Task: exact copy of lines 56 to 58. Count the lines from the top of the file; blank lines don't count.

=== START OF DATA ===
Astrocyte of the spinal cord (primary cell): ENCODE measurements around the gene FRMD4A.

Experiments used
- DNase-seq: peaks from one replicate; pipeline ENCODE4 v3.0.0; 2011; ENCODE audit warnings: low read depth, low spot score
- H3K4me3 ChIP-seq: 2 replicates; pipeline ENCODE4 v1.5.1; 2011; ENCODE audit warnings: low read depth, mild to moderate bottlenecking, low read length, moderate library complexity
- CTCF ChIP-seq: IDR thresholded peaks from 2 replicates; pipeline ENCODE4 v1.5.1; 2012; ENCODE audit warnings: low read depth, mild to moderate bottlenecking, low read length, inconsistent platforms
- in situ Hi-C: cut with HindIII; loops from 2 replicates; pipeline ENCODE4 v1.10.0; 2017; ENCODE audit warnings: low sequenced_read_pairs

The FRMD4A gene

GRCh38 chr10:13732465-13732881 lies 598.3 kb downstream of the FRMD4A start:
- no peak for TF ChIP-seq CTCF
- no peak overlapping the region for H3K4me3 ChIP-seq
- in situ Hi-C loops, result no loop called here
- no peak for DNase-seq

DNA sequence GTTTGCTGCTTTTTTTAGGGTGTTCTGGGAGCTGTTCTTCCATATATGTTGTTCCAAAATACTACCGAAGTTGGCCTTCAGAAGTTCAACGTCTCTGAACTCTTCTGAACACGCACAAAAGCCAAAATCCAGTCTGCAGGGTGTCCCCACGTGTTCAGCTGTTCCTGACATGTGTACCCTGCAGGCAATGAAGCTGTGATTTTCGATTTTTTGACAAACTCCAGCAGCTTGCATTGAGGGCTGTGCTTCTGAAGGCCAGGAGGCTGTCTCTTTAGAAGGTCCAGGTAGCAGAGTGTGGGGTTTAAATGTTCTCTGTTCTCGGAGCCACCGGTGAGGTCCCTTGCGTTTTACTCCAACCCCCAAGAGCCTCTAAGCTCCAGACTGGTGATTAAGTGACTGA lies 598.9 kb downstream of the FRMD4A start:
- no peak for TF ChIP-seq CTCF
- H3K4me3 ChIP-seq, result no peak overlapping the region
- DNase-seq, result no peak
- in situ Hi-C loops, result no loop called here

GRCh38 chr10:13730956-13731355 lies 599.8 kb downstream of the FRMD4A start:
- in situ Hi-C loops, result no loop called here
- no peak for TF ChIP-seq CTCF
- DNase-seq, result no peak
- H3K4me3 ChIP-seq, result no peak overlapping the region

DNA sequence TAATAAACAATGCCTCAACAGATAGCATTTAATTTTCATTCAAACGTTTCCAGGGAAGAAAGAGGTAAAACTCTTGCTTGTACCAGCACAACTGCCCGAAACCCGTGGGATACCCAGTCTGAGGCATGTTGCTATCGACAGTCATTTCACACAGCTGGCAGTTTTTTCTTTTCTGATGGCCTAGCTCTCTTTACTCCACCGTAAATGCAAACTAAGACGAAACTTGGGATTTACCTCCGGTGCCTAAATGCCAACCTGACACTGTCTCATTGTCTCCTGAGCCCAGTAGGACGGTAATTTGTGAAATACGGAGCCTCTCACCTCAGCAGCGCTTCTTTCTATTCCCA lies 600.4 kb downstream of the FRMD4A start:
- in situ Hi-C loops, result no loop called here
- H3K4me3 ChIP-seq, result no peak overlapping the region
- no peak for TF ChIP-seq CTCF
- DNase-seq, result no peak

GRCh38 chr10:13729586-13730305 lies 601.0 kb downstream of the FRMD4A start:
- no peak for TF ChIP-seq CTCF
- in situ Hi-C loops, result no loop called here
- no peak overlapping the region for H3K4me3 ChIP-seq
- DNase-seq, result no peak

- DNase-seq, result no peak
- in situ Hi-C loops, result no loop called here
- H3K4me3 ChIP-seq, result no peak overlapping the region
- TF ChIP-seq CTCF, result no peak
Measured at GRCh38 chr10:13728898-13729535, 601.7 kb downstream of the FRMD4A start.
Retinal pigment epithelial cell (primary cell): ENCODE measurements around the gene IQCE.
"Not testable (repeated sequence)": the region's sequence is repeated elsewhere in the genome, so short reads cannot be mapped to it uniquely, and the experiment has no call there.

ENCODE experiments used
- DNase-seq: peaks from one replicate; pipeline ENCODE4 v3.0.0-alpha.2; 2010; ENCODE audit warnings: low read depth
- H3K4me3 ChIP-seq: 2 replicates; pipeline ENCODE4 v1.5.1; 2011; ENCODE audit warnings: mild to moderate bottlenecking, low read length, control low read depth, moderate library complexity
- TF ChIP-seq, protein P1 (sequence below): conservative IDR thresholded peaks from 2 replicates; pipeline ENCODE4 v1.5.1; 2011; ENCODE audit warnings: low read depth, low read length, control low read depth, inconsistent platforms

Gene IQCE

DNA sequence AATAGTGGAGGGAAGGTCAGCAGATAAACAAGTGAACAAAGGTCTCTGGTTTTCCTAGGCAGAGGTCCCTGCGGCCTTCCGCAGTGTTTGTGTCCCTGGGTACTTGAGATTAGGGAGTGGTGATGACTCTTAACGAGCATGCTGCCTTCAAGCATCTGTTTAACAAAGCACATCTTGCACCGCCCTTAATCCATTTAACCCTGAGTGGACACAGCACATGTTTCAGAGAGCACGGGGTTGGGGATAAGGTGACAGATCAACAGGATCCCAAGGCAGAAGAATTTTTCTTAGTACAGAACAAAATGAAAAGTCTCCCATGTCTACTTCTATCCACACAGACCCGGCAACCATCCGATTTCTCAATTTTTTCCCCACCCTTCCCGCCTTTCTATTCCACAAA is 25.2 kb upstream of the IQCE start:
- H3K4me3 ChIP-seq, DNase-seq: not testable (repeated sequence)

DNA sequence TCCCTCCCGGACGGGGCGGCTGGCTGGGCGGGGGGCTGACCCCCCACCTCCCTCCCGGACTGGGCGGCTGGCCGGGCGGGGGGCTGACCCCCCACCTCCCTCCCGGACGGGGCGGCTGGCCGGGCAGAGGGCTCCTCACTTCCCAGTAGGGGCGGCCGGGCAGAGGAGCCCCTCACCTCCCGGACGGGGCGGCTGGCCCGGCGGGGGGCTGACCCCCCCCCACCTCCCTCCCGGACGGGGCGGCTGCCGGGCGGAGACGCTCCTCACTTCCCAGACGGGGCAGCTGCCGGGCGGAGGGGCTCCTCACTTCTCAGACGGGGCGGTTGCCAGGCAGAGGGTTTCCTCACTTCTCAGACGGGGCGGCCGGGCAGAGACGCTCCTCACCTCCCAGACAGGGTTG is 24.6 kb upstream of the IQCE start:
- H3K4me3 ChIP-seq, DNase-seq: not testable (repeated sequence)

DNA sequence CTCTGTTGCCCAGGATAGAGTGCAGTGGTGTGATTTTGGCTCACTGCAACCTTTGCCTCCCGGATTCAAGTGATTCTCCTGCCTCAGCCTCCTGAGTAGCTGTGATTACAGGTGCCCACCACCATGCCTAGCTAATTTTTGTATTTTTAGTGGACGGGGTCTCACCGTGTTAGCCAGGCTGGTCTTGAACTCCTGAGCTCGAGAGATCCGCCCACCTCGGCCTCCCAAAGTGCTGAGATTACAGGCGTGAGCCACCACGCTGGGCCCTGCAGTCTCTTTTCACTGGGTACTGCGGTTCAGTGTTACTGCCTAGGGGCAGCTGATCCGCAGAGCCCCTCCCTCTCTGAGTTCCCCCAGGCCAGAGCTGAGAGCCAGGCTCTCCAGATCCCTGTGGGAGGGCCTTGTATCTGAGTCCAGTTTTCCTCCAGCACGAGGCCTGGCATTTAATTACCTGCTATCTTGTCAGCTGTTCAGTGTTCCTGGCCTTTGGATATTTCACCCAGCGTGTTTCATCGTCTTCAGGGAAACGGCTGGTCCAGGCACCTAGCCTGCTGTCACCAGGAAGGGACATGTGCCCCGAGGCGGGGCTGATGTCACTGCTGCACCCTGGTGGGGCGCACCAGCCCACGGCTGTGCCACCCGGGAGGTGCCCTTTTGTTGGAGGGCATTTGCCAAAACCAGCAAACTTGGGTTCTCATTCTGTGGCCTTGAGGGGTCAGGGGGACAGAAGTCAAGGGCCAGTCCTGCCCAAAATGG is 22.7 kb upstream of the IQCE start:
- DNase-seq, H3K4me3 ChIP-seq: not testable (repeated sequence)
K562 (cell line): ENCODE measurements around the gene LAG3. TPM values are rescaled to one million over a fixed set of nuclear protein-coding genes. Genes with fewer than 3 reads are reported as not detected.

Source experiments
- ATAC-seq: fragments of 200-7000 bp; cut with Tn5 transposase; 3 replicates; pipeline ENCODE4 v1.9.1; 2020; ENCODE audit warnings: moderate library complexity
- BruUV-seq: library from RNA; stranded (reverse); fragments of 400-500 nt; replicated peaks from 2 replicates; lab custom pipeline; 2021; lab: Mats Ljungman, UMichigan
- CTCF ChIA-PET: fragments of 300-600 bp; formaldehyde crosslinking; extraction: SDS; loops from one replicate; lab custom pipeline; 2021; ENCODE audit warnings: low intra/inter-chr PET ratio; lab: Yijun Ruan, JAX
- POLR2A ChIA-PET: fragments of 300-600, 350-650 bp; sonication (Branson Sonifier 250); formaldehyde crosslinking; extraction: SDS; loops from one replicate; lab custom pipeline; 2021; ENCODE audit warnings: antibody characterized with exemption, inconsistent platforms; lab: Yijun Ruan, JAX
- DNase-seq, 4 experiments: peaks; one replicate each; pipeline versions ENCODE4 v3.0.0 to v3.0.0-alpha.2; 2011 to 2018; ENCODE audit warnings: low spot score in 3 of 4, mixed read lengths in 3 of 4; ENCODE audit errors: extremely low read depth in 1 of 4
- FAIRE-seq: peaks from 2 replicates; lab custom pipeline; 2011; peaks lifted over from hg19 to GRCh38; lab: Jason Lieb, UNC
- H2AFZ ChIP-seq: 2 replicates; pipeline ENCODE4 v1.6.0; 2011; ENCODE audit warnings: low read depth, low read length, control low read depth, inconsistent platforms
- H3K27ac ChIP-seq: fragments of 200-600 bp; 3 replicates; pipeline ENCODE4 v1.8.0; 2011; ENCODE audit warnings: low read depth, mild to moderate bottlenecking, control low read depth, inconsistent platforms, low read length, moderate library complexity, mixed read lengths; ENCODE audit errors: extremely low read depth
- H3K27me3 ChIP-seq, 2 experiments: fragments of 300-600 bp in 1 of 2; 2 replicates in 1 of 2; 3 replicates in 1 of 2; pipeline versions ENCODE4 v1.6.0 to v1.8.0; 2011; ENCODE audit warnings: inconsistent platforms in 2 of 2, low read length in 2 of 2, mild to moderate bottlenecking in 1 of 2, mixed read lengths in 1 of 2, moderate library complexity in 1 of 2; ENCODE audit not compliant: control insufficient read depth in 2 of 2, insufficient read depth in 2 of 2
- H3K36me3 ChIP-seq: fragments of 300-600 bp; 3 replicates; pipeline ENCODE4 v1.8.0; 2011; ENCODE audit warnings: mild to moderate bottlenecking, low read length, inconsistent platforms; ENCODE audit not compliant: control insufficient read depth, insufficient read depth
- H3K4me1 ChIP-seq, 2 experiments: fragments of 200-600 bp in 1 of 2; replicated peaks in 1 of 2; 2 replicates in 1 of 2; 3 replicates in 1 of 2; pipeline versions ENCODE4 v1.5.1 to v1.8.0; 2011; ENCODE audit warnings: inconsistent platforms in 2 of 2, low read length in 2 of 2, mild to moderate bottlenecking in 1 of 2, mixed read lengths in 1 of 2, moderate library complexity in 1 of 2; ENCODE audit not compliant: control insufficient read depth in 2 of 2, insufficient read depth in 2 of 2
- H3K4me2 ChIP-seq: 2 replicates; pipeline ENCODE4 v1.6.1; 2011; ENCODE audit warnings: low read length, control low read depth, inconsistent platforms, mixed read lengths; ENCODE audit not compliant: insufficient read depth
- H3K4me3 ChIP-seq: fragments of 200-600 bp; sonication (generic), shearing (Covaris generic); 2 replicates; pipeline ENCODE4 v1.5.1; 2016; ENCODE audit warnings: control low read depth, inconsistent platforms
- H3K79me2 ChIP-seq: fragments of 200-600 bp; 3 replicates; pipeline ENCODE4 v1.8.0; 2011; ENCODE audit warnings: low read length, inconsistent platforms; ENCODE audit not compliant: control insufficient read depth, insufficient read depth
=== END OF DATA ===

- POLR2A ChIA-PET: fragments of 300-600, 350-650 bp; sonication (Branson Sonifier 250); formaldehyde crosslinking; extraction: SDS; loops from one replicate; lab custom pipeline; 2021; ENCODE audit warnings: antibody characterized with exemption, inconsistent platforms; lab: Yijun Ruan, JAX
- DNase-seq, 4 experiments: peaks; one replicate each; pipeline versions ENCODE4 v3.0.0 to v3.0.0-alpha.2; 2011 to 2018; ENCODE audit warnings: low spot score in 3 of 4, mixed read lengths in 3 of 4; ENCODE audit errors: extremely low read depth in 1 of 4
- FAIRE-seq: peaks from 2 replicates; lab custom pipeline; 2011; peaks lifted over from hg19 to GRCh38; lab: Jason Lieb, UNC